InP and InZnP colloidal quantum dots (QDs) are promising materials for application in light-emitting devices, transistors, photovoltaics, and photocatalytic cells. In addition to possessing an appropriate bandgap, high absorption coefficient, and high bulk carrier mobilities, the intrinsic toxicity of InP and InZnP is much lower than for competing QDs that contain Cd or Pb–providing a potentially safer commercial product. However, compared to other colloidal QDs, InP QDs remain sparsely used in devices and their electronic transport properties are largely unexplored. Here, we use time-resolved microwave conductivity measurements to study charge transport in films of InP and InZnP colloidal quantum dots capped with a variety of short ligands. We find that transport in InP QDs is dominated by trapping effects, which are mitigated in InZnP QDs. We improve charge carrier mobilities with a range of ligand-exchange treatments and for the best treatments reach mobilities and lifetimes on par with those of PbS QD films used in efficient solar cells. To demonstrate the device-grade quality of these films, we construct solar cells based on InP & InZnP QDs with power conversion efficiencies of 0.65 and 1.2%, respectively. This represents a large step forward in developing Cd- and Pb-free next-generation optoelectronic devices.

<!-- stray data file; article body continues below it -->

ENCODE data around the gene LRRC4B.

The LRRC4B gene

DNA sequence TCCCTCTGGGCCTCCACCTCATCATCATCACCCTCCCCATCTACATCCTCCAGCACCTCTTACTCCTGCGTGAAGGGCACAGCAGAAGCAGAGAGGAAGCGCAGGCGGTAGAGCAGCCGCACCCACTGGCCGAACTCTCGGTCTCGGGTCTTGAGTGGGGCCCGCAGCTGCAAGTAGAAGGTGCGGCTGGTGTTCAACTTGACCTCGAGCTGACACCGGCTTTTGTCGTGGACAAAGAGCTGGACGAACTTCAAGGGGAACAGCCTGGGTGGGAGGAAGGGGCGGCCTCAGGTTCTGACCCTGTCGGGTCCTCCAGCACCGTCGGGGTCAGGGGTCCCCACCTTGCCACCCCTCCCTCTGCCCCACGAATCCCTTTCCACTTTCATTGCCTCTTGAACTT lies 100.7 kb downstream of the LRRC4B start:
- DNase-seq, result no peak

- indium phosphide
- quantum dots
- time-resolved microwave conductivity